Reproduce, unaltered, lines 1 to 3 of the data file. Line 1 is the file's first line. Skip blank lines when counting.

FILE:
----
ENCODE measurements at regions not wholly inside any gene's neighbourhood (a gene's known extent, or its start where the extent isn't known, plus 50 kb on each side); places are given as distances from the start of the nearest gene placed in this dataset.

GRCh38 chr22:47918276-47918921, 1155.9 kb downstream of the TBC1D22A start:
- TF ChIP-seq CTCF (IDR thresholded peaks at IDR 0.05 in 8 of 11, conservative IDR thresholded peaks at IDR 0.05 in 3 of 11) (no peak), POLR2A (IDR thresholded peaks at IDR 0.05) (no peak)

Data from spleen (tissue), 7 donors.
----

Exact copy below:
ENCODE measurements at regions not wholly inside any gene's neighbourhood (a gene's known extent, or its start where the extent isn't known, plus 50 kb on each side); places are given as distances from the start of the nearest gene placed in this dataset.

GRCh38 chr22:47918276-47918921, 1155.9 kb downstream of the TBC1D22A start:
- TF ChIP-seq CTCF (IDR thresholded peaks at IDR 0.05 in 8 of 11, conservative IDR thresholded peaks at IDR 0.05 in 3 of 11) (no peak), POLR2A (IDR thresholded peaks at IDR 0.05) (no peak)